Small Businesses Brace for Uncertain Future Amid Virus Outbreak
Mar. 19–As Las Vegas casinos closed their doors amid the coronavirus crisis this week, many more small businesses became collateral damage in the unprecedented shutdown.
Gov. Steve Sisolak on Tuesday ordered casinos and all other nonessential businesses in the state to shut down for 30 days to help stem the spread of the virus that has infected at least 55 people and led to one death in Nevada.
“We've never been through anything like this,” said Judy Del Rossi, who owns three Tiffany Couture Cleaners locations with her husband, Dan.
In business since 1970, the couple not only cater to the public but clean uniforms for workers at high-end retail stores and costumes for stage show performers at Strip resorts. That business has come to a screeching halt.
“We clean for stores in the Venetian, but that will apparently stop,” Dan Del Rossi said earlier this week, before the shutdown was announced. “We've slowed down some at this point, but it's largely been steady, at least with residential customers. We expect that to change.”
With so many valley small businesses depending — directly or indirectly — on gaming and tourism dollars, the trickle-down effect of the casino closures is expected to be significant.
Joseph Amato, director for the Small Business Administration's Nevada district office, said Tuesday that he's already talked to business owners who are laying off employees.
“Small businesses are in a survival stage right now,” Amato said. “Many of these businesses depend in some way on gaming and tourism. Businesses that are in a position to do so are going to have to find a way to remain solvent for what we hope will be just a few weeks.”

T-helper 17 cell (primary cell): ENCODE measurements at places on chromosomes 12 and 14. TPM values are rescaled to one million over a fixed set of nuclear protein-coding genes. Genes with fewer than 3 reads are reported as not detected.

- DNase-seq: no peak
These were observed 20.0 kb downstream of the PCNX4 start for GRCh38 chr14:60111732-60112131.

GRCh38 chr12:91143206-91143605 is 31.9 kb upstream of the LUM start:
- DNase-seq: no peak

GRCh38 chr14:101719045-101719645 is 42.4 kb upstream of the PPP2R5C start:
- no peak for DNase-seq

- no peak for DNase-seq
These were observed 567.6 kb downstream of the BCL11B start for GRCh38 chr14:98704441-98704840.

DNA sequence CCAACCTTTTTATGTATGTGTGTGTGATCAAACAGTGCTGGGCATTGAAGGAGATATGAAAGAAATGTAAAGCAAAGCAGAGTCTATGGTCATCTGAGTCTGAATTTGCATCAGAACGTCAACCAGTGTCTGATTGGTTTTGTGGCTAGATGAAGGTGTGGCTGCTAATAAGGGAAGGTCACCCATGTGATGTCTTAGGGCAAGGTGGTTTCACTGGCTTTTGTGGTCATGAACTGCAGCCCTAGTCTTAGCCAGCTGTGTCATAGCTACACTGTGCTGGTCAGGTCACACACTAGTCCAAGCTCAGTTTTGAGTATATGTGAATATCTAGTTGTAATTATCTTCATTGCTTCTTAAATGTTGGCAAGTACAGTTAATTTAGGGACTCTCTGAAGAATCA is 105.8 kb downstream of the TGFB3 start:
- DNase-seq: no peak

The Nevada congressional delegation released a letter Wednesday calling on congressional leadership to provide financial support to the state's tourism industry, which adds $19 billion to the state's gross domestic product and supports more than 450,000 jobs.
“We need to be looking out for everybody: our small businesses, Nevada's vital gaming, tourism and outdoor recreation industries, and most importantly, our workers, especially those in the hospitality industry, who are the lifeblood of the Silver State,” the letter said.
The Small Business Administration, meanwhile, on Tuesday launched a $9 billion economic disaster relief loan program for businesses hit by the coronavirus pandemic.
Each business, Amato said, would be eligible for up to a $2 million loan for a term of 30 years, with an interest rate of 3.75%. Because the virus crisis qualifies as an economic disaster, nonprofits are also eligible to apply.
Dan Del Rossi said he doesn't anticipate having to take advantage of the program. If the crisis doesn't last too long, Tiffany Couture Cleaners will likely recover, he said.
“We know that not everybody is in our same position,” Del Rossi said. “We have a large customer base and we've been around a long time, which helps, but we've never faced businesses closing like this. It's very concerning.”
Chris Connors, owner of Me Gusta Tacos and a wine bar called The Local at The District at Green Valley Ranch, made the decision to close the businesses on Monday. He said the health and safety of his 25 employees and his customers trumped any thoughts of staying open.
“It was really a moral decision more than anything else,” Connors said. “This is all quite scary. At times like this, that's when we'd rally and want to go support local businesses, but we can't do that because we're being told to stay home.”
“I've owned restaurants for 10 years, and I've certainly never come across anything like this before,” he said.
Connors said there's little to do but wait and see what unfolds and how long his businesses might have to remain closed.
“We've been fiscally responsible,” Connors said. “I've heard some talk about landlords forgoing rent for a time, which is something that would help small businesses a lot, I think. My mindset is that this will get better.”
But even if business disruptions from the virus last only a few weeks, it could take much longer for businesses to recover, Amato said.
“It's probably going to take another 60 to 90 days,” Amato said. “Recovery for a business could take 12 months. We just don't know.”
Las Vegas Sun reporter John Sadler contributed to this report.
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